What I’ve discovered is: that if I kept the energy in the pen low and calm, and allowed for both myself and my participating mustang to remain in the present moment, I had a better chance of keeping the horse willing to engage with me.

Time after time, if I could influence the horse to move himself in a way he hadn’t intended to move, the horse would raise their head in surprise, and sometimes move away; as if startled by their involuntary reaction movements.

If I remained calm, present and energetically connected to them throughout the process, the horses would pause, and show signs of processing, such as: licking their lips, blinking their eyes, or yawning. Then they would turn their attention back on me as if to say, “That was cool, what’s next?”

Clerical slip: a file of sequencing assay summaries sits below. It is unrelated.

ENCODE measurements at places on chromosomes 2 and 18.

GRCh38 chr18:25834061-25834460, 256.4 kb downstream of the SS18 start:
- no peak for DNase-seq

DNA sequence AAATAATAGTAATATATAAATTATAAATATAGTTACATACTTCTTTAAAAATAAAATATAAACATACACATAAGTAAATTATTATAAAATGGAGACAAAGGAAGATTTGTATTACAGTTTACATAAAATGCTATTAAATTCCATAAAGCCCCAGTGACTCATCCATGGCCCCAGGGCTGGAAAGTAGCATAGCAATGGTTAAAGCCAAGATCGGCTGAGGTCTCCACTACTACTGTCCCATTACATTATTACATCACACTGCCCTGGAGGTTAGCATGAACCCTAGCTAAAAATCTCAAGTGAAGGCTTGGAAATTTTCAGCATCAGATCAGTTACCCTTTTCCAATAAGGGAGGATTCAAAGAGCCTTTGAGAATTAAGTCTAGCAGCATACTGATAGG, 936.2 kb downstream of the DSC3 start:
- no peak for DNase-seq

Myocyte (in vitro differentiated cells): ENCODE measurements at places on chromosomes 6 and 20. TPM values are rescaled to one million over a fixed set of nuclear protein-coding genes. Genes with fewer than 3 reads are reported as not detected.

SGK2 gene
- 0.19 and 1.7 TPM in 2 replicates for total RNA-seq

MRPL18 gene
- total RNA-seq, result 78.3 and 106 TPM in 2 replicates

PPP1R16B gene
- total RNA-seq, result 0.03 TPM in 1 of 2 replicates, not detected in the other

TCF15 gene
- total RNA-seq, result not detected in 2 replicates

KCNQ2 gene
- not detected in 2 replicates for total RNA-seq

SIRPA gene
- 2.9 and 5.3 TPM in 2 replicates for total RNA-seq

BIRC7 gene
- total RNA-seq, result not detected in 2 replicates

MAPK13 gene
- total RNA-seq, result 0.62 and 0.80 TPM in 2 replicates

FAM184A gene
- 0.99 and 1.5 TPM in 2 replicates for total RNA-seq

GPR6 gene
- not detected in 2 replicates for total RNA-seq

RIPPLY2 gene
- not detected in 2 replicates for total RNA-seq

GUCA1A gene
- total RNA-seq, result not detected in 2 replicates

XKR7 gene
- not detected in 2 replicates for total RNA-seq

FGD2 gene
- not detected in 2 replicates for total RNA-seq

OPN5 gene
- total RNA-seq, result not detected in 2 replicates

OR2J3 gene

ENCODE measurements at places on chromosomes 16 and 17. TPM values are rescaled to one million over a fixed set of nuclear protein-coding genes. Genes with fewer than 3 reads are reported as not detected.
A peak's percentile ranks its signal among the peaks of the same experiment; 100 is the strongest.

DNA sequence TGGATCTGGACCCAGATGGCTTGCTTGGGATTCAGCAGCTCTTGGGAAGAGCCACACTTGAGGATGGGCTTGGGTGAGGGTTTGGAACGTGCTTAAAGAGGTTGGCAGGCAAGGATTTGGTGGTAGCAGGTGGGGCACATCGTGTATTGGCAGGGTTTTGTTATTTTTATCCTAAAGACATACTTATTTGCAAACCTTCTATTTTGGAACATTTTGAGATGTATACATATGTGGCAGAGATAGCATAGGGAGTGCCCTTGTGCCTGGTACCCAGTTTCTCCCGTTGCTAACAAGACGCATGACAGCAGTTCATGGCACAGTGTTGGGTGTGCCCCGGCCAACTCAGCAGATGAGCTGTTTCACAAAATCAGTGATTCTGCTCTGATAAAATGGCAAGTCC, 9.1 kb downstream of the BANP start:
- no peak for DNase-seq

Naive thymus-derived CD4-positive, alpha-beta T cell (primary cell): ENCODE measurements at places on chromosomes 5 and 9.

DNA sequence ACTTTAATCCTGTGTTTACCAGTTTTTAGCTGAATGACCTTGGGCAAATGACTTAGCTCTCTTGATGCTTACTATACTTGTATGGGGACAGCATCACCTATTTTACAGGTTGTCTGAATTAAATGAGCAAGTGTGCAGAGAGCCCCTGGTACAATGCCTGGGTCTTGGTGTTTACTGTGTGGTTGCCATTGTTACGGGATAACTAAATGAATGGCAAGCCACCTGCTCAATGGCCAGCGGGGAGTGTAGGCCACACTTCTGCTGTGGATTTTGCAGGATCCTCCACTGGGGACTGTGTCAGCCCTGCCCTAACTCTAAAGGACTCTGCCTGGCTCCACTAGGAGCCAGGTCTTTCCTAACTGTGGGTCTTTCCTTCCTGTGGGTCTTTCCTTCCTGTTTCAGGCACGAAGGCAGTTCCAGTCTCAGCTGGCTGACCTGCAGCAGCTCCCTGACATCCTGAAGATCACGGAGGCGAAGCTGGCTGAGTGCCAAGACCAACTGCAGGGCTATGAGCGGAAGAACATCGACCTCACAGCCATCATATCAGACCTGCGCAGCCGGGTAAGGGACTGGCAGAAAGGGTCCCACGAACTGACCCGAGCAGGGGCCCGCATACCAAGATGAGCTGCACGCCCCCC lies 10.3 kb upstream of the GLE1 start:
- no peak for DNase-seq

Understanding how horses learn is essential to having success in the training of horses, along with teaching people how to become a good leader for their horse. Learning to read their body language is crucial in succeeding in building the foundation of trust and respect between horse and owner. Knowing when a horse is engaged with you and trying to do what is being asked of them takes time, commitment, and above all, patience.

For many, this does not come easy. For all of us, we have good days when we are deeply connected and able to feel and read the horse with ease. Then on other days, we just can’t seem to gain that connection. Other times, the horse might be having a bad day and can’t, for whatever reason, connect with their human.

When we ask a horse to do something, either on the ground or in the saddle, there is a moment of pause that takes place after the request. The time spent in the pause varies depending on the horse’s level of education or training, or if they are being taught something new.